Chris T. Archer, Esquire
An employer has the burden of proof in asserting a safety penalty including specific evidence on how “the employer... made a reasonable effort to cause [its] employees … to obey the safety rule[s].” Section 287.120.5, RSMo 2005. Carver v. Delta Innovative Services, No. 74266 (Mo. App. W.D., January 29, 2013), Ahuja, J.
The claimant suffered a back injury on October 1, 2007, while carrying a 100-pound roll of composite weather barrier roofing material up a ladder. The claimant testified that he felt immediate pain in his back and leg while carrying the load up the ladder. The Employer argued that the claimant caused his own injury by failing to follow its “three-point” safety rule while climbing a ladder. As a general matter, the three-point rule requires that workers continuously maintain three points of contact with a ladder at all times. Roofers are supposed to use a hand pulley or power equipment, or request the assistance of a coworker, to lift materials to the top of the ladder.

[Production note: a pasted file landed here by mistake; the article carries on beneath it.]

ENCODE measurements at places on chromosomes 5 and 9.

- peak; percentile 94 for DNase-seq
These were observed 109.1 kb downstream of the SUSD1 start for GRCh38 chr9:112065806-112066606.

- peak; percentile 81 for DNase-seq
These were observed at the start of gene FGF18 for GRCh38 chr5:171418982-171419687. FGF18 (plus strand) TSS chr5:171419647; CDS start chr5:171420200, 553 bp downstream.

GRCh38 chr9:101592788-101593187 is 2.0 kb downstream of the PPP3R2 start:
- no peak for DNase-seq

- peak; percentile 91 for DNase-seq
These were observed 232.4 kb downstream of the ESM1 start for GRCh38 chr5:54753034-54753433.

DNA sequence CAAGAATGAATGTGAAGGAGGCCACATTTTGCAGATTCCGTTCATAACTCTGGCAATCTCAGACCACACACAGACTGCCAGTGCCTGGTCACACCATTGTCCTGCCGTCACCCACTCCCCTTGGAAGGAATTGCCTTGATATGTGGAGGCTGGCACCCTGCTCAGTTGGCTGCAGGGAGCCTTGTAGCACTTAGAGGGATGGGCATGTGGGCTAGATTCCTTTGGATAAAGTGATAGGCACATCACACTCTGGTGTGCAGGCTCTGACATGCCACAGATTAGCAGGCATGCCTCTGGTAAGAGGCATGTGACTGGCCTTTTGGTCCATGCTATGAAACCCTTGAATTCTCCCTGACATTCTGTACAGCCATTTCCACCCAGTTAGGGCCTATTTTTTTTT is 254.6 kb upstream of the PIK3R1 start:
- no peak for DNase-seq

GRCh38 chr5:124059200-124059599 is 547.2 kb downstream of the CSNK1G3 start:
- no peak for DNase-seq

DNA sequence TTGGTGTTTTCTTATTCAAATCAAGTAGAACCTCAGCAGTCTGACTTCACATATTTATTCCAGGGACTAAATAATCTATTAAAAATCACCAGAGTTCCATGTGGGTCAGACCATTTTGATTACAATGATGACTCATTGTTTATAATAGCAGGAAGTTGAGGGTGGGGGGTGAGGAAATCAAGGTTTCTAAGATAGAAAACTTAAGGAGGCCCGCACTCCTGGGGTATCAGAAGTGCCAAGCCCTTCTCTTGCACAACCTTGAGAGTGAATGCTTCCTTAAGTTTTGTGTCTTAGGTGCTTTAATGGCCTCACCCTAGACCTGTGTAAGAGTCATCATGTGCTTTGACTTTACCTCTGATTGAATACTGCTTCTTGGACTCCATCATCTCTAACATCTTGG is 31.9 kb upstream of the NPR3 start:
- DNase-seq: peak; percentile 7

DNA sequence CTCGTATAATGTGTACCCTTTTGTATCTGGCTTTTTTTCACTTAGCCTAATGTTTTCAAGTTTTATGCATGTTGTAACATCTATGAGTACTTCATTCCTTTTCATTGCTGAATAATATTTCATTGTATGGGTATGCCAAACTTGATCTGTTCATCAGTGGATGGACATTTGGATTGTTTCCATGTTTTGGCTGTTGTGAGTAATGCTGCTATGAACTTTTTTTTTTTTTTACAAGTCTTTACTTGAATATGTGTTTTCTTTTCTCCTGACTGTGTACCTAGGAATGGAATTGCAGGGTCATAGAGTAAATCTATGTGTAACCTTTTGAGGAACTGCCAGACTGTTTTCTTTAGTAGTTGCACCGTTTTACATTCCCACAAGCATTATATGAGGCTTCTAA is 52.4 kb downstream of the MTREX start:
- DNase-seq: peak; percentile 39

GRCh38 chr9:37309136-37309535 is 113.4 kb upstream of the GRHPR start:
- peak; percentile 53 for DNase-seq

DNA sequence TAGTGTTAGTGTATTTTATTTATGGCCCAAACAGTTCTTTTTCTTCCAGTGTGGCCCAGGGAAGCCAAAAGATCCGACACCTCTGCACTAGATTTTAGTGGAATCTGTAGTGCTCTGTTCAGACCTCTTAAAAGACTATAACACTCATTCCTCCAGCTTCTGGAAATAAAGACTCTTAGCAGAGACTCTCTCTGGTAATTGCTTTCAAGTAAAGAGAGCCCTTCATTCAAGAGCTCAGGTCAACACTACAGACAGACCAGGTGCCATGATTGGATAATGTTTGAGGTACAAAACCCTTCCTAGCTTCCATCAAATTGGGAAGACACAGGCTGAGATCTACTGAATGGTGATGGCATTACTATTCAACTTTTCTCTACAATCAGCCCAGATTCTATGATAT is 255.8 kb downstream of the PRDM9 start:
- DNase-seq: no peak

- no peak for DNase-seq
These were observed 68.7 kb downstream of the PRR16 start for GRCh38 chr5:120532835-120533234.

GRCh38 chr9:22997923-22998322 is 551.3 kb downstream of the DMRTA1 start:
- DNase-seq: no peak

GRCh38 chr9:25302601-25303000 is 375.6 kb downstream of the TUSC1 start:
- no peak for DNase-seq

The court reversed the application of the penalty and remanded the case to the commission, finding that there was insufficient evidence and factual findings to support the application of the penalty. “Given that there was substantial evidence in the record which would support a contrary conclusion, the Commission was required to make explicit factual findings concerning the ‘basic facts’ which support its determination that Delta ‘made a reasonable effort to cause [its] employees ... to obey or follow the [three-point] rule. Without such findings, we cannot meaningfully determine whether the Commission’s ultimate conclusion on this issue was supported by substantial and competent evidence. For this reason, we must remand the case to the Commission, for the entry of more specific findings addressing the facts necessary to support a reduction under § 287.120.5.”